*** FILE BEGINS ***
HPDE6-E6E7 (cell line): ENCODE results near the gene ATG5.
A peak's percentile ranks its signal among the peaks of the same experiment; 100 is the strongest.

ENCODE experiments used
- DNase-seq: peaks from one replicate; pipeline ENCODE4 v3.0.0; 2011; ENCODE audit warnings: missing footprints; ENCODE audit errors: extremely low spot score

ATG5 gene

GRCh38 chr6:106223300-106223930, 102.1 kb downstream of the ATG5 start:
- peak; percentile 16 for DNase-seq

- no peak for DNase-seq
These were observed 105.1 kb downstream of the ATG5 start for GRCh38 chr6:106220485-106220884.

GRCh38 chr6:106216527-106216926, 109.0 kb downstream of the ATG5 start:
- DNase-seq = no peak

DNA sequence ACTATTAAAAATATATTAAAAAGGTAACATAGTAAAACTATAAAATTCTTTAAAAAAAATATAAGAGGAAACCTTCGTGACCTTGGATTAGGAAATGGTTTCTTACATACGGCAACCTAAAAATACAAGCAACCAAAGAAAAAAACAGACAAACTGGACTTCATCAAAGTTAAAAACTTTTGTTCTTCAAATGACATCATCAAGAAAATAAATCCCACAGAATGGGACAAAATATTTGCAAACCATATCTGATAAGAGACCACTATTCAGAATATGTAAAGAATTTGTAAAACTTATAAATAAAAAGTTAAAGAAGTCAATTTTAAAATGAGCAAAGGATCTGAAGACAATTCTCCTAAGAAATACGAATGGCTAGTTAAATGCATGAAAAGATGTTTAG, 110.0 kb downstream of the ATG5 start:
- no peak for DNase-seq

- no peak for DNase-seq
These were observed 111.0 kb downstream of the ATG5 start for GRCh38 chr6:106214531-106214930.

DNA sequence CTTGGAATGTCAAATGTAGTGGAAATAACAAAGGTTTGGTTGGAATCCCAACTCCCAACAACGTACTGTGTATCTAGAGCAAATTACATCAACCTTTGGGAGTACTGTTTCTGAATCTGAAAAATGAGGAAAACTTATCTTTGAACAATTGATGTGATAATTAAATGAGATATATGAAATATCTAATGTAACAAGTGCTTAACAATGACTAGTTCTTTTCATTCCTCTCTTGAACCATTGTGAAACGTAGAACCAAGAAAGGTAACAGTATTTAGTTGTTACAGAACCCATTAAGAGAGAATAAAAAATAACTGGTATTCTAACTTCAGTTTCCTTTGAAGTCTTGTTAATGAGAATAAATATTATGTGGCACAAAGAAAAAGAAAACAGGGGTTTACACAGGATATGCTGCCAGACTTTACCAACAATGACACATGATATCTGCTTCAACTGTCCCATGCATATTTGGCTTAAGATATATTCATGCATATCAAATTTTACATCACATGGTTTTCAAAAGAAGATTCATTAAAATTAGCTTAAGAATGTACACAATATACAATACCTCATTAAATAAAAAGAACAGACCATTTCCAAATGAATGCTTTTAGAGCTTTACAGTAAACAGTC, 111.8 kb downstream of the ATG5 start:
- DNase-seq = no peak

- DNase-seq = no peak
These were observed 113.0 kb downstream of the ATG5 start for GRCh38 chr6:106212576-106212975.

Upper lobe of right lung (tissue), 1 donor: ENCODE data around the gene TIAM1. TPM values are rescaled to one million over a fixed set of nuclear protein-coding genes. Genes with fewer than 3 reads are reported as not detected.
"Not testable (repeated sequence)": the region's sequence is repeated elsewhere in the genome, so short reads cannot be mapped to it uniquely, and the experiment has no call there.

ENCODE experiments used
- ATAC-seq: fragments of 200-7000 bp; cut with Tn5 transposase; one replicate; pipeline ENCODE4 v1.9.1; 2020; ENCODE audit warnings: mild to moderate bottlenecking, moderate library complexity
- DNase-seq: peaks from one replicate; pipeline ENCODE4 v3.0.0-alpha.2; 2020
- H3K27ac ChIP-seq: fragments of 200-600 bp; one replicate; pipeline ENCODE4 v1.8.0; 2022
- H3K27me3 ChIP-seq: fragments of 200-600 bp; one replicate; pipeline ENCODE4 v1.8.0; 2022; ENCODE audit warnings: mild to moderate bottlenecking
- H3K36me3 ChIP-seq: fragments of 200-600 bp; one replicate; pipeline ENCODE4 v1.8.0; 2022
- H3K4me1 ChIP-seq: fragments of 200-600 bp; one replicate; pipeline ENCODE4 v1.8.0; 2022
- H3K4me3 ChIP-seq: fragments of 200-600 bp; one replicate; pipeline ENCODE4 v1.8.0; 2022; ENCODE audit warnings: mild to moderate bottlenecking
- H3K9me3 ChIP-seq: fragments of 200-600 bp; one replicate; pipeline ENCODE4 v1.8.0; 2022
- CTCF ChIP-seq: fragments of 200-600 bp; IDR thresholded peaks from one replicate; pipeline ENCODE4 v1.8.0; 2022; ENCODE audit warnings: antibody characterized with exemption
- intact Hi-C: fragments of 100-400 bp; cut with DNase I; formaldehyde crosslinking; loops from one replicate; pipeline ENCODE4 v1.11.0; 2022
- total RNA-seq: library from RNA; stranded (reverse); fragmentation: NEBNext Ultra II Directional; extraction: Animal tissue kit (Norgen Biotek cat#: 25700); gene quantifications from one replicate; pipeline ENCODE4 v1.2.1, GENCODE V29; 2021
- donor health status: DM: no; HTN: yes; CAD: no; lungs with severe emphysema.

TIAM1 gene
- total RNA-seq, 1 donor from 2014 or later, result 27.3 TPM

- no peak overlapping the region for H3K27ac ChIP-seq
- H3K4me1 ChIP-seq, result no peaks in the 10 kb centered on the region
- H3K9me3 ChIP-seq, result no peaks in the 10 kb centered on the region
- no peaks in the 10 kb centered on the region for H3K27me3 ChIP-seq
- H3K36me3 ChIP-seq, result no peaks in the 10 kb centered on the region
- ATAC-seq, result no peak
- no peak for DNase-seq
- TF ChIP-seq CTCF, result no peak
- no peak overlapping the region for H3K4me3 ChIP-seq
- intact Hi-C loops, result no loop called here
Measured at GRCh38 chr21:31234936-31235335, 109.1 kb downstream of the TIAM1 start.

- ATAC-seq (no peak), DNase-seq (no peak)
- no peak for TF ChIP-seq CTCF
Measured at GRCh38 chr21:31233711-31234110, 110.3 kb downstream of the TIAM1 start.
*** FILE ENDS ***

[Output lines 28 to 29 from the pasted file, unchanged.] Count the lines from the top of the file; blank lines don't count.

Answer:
- H3K4me1 ChIP-seq: fragments of 200-600 bp; one replicate; pipeline ENCODE4 v1.8.0; 2022
- H3K4me3 ChIP-seq: fragments of 200-600 bp; one replicate; pipeline ENCODE4 v1.8.0; 2022; ENCODE audit warnings: mild to moderate bottlenecking